NSF Awards $1.91 Million Dimensions of Biodiversity Grant to Stony Brook-led International Scientific Team
Professor Liliana M. Dávalos to research how bats sense their environment, other bats
|Liliana M. Dávalos,
Stony Brook, NY, September 16, 2014 – Liliana M. Dávalos, PhD, Assistant Professor in the Department of Ecology and Evolution at Stony Brook University and colleagues internationally have received a $1.91-million Dimensions of Biodiversity grant from the National Science Foundation (NSF) to discover how bats sense their environment and other individuals, including potential mates, thus ensuring survival and reproduction.
The Dimensions of Biodiversity program of the NSF seeks to fill the most substantial gaps in our understanding of the diversity of life on Earth, ahead of rapid and irreversible biodiversity loss. The NSF funding for the Stony Brook-led project takes effect September 15, 2014, and lasts for five years.
The research team includes collaborators Betsy Dumont the University of Massachusetts-Amherst, Karen Sears at the University of Illinois at Urbana-Champaign, and Stephen Rossiter at Queen Mary University of London, and is testing if the development of some sensory structures may also limit the growth of other sensory structures influencing access to food sources and the evolution of new bat species.
“We want to understand how special sensory capabilities have contributed to the diversity of bats, to the different foods the bats can find, and the ways they find mates,” said Professor Dávalos, the Principal Investigator of the project. “Evolving sensory structures that let a bat find flowers or fruit can be very advantageous. Our goal is to discover the mechanisms that are behind this biodiversity and understand how intrinsic characteristics shape interactions with mutualistic plants and with insect prey.”
Working toward this goal brings up key questions, such as: Can these changes explain why there are so many species? How do species with different sensory specializations compare in their genome and anatomy? Why do we not see several specialized senses in a single species?
Dr. Dávalos and the multidisciplinary team of investigators are focusing on three biological dimensions: the gene repertoires associated with sensory systems, the molecular and cellular processes that generate special sensory structures in embryos, and the way space is allocated to different sensory structures in the head.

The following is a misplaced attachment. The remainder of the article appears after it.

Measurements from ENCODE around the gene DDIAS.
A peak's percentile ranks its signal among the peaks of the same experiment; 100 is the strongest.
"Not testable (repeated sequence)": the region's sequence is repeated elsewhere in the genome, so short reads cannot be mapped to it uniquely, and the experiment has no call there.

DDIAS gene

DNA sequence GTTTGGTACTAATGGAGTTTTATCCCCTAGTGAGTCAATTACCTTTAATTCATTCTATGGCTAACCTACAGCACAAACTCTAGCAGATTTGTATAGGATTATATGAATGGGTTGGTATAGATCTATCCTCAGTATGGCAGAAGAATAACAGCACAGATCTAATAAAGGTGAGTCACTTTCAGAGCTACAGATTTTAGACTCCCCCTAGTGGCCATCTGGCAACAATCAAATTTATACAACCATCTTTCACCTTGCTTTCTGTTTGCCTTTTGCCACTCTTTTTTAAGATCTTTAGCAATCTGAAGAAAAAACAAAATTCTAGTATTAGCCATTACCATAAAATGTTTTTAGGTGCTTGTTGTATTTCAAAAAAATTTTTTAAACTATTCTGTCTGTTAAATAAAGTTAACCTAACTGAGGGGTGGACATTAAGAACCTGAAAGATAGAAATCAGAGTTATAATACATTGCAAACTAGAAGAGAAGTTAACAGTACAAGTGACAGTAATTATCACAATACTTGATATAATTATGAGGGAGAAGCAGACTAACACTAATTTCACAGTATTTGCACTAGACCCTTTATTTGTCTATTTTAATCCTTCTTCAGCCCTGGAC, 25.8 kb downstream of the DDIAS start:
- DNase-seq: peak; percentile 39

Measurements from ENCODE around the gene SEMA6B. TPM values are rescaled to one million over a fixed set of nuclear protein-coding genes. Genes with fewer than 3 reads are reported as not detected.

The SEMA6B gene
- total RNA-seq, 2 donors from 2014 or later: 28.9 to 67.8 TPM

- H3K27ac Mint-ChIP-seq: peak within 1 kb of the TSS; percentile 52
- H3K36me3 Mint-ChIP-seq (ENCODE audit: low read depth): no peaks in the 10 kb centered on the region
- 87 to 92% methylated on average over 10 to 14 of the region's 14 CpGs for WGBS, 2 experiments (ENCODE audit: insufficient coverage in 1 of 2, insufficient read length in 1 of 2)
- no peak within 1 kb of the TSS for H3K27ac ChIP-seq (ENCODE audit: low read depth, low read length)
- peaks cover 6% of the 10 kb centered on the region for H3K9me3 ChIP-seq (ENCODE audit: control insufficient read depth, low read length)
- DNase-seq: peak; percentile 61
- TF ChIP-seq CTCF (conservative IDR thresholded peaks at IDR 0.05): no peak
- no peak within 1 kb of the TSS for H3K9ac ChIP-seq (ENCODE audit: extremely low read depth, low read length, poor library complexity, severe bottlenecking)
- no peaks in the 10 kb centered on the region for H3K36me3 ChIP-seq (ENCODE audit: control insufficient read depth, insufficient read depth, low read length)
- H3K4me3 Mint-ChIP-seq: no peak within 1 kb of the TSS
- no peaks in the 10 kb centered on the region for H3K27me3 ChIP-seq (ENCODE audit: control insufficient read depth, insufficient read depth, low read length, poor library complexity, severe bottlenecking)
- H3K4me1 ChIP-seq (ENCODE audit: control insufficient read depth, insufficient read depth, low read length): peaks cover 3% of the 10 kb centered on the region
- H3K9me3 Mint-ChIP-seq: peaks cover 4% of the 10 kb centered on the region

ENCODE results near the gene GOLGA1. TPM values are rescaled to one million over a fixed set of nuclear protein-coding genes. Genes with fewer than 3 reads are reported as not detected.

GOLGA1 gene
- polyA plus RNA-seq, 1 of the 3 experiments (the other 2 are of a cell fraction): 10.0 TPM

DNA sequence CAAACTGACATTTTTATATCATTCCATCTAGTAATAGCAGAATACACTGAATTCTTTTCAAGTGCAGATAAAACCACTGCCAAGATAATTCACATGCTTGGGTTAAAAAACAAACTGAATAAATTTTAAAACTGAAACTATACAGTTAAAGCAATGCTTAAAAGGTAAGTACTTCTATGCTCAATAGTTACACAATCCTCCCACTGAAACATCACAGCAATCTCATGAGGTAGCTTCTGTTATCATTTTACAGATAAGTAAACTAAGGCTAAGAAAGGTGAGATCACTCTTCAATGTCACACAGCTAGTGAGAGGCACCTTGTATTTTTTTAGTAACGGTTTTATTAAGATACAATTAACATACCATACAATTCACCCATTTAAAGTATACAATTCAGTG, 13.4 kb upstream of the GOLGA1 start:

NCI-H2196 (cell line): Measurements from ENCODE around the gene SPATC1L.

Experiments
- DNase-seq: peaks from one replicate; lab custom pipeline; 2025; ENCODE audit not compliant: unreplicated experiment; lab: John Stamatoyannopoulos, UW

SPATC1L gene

The bats belong to the group of bats of the New World that includes vampire and fishing bats, as well as fig-eating and nectar-feeding bats. The more than 250 species in this group have evolved a wide range of adaptations to multiple sensory challenges, making it one of the most ecologically diverse among mammals. These adaptations include special echolocation to detect insect prey against a background of leaves in the forest, ultraviolet light perception, different kinds of olfactory receptors to detect fruit in darkness, and the use of chemical receptors to communicate sexual and social status that is found in many other mammals but is unique among bats.
“This project integrates multiple disciplines to answer questions that evolutionary biologists have been posing for decades,” said Betsy Dumont, PhD, “It combines science at the frontier of molecular biology and imaging techniques with basic knowledge on the natural history of the bats to shed light on the most intimate mechanisms that generate evolutionary novelties and open up new niches.”
According to Karen Sears, PhD, University of Illinois Assistant Professor of Biology: “The tools necessary to conduct these types of studies are only now becoming standard for organisms that are not typically maintained in laboratories. This new toolkit will allow us to not only track the development of sensory organs, but also to test the action of key genes in the lab. The potential to discover mechanisms relevant to many other species and not just bats is unprecedented.”
“We know the sensory genes of species with different specializations differ in important ways,” said Stephen Rossiter, Ph.D., Queen Mary University Senior Lecturer and Royal Society University Research Fellow. “The broad scope across so many species and the ability to characterize thousands of genes for each one has the potential for major breakthroughs: it will allow us to carefully measure the impact of these genetic changes on the ecological diversity and the number of species that evolve over time.”
“It takes a team,” said Dávalos. “The toolkit necessary to answer all of our questions is not found in a single laboratory, or even a single institution.”
The international team will soon be joined by two new doctoral students and one new post-doctoral researcher. The doctoral students will be charged with collecting genome and anatomical data for about 250 species of bats across the tropical Americas over the first two years of the grant. The postdoctoral researcher will spearhead laboratory assays to characterize molecular and cellular processes in developing bat embryos.
“We are also actively looking for exceptional Stony Brook undergraduate students to join our research team,” concluded Dr. Dávalos.